Eliminating foods, or adopting a headache preventing diet can help prevent migraines
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Migraines probably don’t get the attention they deserve.
Estimates suggest 6% of men and 18% of women experience migraines.
Some put the healthcare and lost productivity costs associated with migraine are as high as $36 billion annually (and that’s just the U.S alone).
So what can you do to prevent migraines?
Can changing your diet help prevent migraines?
An exhaustive literature review finds that dietary changes can be effective in preventing migraine headaches.
The review, by the Department of Internal Medicine at the University of Cincinnati (UC) College of Medicine, covered more than 180 research studies on the subject of migraine and diet.
Basically the researchers found there are two ways to prevent migraines with diet:
- An elimination diet that avoids foods and beverages known to trigger headaches; or
- Follow a comprehensive diet designed to prevent headaches.
When it comes to eliminating triggers, it seems that the key culprits are:
- Monosodium glutamate (MSG);
- Processed foods high in nitrites, and
- Too much alcohol.
Lead researcher, Vincent Martin, MD, professor in the Department of Internal Medicine at the University of Cincinnati (UC) College of Medicine said:
One of the most important triggers for headache is the withdrawal of caffeine,
Let’s say you regularly pound down three or four cups of coffee every morning and you decide to skip your morning routine one day, you will likely have full-fledged caffeine withdrawal headache that day.
That said, too much coffee may also present a risk, no more than 400 milligrams daily — one cup is 125 milligrams — is probably the maximum for migraine patients.
What about MSG?
MSG is a flavor enhancer used in a variety of processed foods, and heavily used in Chinese cooking.
How do you get rid of MSG?
You eliminate it by eating fewer processed foods.
You eat more natural things such as fresh vegetables, fresh fruits and fresh meats. MSG is most provocative when consumed in liquids such as soups.
Nitrites are preservatives found in processed meats such as bacon, sausage, ham and lunch meat.
5% of people with migraine were statistically more likely to have an attack on days when they eat nitrites.
Nitrite use is declining, but checking labels remains a good idea.
Alcohol is also one of the most commonly reported dietary trigger factors for migraine.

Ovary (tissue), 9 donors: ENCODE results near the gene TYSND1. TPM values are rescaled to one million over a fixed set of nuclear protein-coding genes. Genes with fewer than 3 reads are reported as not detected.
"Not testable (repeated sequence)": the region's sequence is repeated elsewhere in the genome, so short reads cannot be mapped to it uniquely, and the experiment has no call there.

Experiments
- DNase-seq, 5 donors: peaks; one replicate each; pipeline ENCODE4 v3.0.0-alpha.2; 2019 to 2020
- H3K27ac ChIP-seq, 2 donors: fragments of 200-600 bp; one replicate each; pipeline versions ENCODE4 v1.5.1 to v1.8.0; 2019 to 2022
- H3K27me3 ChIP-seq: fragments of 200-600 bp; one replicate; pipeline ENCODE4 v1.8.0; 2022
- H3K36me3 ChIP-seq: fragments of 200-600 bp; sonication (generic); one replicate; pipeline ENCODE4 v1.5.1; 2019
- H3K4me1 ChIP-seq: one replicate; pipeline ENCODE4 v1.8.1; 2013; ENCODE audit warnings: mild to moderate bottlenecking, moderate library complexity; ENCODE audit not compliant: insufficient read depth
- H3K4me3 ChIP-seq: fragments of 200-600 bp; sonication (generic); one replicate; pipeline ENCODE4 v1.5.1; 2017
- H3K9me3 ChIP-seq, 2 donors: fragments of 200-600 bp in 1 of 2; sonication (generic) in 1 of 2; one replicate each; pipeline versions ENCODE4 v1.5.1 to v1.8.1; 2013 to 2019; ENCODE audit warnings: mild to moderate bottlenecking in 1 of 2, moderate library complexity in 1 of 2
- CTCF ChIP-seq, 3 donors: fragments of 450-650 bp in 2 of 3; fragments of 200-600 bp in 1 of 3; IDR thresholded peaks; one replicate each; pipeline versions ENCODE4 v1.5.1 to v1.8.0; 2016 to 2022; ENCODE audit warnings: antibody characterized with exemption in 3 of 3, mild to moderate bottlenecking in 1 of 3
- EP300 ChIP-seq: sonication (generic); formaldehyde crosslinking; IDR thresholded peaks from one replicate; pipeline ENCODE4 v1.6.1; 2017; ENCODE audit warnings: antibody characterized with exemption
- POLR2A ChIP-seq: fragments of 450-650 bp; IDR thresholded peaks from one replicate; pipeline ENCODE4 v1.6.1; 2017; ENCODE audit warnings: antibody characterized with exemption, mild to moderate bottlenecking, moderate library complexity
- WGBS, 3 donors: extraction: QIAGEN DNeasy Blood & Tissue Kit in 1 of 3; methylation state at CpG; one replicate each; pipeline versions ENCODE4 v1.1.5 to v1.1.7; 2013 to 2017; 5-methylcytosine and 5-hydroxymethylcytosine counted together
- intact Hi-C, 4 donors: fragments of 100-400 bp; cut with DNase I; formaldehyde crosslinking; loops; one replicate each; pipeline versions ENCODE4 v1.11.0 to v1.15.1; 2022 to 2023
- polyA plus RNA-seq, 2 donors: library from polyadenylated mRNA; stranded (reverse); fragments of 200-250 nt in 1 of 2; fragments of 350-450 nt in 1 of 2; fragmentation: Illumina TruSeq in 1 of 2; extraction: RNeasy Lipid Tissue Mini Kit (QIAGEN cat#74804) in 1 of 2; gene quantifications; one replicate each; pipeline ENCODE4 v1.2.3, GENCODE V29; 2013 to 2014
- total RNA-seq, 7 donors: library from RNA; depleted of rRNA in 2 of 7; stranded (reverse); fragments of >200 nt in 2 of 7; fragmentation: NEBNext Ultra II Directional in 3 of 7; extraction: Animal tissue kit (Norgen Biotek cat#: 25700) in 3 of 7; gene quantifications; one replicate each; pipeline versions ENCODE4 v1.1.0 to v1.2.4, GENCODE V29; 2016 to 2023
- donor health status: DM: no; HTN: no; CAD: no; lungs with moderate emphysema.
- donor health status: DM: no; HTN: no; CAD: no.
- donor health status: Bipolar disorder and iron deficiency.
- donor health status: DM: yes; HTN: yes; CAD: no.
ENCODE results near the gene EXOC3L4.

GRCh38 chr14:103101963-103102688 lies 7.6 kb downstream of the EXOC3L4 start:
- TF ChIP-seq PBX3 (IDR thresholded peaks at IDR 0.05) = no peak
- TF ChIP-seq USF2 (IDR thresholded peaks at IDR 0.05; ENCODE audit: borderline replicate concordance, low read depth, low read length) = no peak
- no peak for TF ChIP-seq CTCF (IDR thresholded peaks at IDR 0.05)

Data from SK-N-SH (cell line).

Studies suggest vodka and red wines, especially those with highest histamine content cause the most migraines.
So what helps prevent migraines when it comes to the comprehensive diet approach?
There is a lot of interest in gluten-free diets, but they are only helpful in lessening headaches if the individuals suffer from celiac disease
But there are diets that seem to help prevent migraines in typical sufferers.
There have been three comprehensive diets whose very composition may prevent headaches such as low fat and low carbohydrate diets as well as those that increase the amount of omega-3 fatty acids and decrease the amount of omega-6 fatty acids
Study co-author, Brinder Vij, MD, associate professor in the UC Department of Neurology and Rehabilitation Medicine said:
Low fat diets restrict the amount of fat in the diet to less than 20 percent of your daily energy requirements.
The beauty of these diets is that they not only reduce headaches, but may produce weight loss and prevent heart disease.
Low carbohydrate diets such as ketogenic diets can reduce headache frequency, but it’s not something to consider without strict physician supervision.
The diet limits carbohydrates more than the well-known Atkins diet.
One of the most promising diets for those with more frequent attacks of migraine is one that boosts omega-3 fats while reducing omega-6 levels.
Basically, use flaxseed oil. Get rid of polyunsaturated vegetable oils (corn, sunflower, safflower, canola and soy)
Foods to consume would include flaxseed, salmon, halibut, cod and scallops.
Foods to avoid would be peanuts and cashews.
Persons with headache and migraine have more dietary options than ever.
Ultimately a healthy headache diet excludes processed foods, minimizes caffeine and includes a lot of fruits, vegetables, fish and lean meats.
The study was published in the journal Headache (Martin et al., 2016)
Image credit: organicfacts.net